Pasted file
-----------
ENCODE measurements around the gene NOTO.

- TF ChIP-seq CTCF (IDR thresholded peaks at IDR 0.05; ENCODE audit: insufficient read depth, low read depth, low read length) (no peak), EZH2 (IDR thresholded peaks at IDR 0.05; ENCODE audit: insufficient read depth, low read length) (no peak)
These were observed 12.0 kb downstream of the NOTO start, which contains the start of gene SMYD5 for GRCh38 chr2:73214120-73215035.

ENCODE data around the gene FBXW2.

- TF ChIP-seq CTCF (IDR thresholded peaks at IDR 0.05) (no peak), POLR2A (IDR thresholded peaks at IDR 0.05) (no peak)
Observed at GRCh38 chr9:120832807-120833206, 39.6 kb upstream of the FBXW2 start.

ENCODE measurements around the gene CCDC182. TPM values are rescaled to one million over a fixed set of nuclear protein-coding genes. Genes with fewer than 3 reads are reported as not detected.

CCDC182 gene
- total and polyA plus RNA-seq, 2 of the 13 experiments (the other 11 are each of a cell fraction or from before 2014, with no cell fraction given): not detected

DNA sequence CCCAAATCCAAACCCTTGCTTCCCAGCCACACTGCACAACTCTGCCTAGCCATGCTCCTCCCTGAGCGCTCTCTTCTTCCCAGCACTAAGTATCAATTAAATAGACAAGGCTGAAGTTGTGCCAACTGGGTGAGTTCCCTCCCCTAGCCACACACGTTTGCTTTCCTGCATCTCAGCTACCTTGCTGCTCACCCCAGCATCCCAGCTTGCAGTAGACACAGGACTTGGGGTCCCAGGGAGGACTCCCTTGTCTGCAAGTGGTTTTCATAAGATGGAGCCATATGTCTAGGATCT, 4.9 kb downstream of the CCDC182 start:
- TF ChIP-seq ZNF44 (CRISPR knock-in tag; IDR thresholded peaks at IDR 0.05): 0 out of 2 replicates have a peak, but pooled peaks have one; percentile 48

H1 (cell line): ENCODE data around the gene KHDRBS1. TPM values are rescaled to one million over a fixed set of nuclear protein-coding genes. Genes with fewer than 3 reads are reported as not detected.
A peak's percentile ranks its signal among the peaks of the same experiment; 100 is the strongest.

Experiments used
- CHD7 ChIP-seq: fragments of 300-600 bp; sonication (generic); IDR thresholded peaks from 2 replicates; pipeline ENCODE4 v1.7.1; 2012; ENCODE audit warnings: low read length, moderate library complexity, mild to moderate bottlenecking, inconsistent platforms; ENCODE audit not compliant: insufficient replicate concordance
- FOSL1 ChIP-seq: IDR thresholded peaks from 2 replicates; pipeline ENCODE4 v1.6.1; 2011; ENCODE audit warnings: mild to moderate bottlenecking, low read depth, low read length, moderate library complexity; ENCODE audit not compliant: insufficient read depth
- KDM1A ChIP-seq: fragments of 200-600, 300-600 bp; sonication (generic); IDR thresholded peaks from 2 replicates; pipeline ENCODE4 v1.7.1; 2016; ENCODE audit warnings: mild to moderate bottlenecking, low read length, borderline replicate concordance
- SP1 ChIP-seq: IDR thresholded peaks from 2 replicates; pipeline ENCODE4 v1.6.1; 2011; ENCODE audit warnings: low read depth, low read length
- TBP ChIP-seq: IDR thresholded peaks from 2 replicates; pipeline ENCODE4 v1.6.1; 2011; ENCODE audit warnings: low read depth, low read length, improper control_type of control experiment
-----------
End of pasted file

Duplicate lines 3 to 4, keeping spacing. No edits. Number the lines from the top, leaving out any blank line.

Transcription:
These were observed 12.0 kb downstream of the NOTO start, which contains the start of gene SMYD5 for GRCh38 chr2:73214120-73215035.

ENCODE data around the gene FBXW2.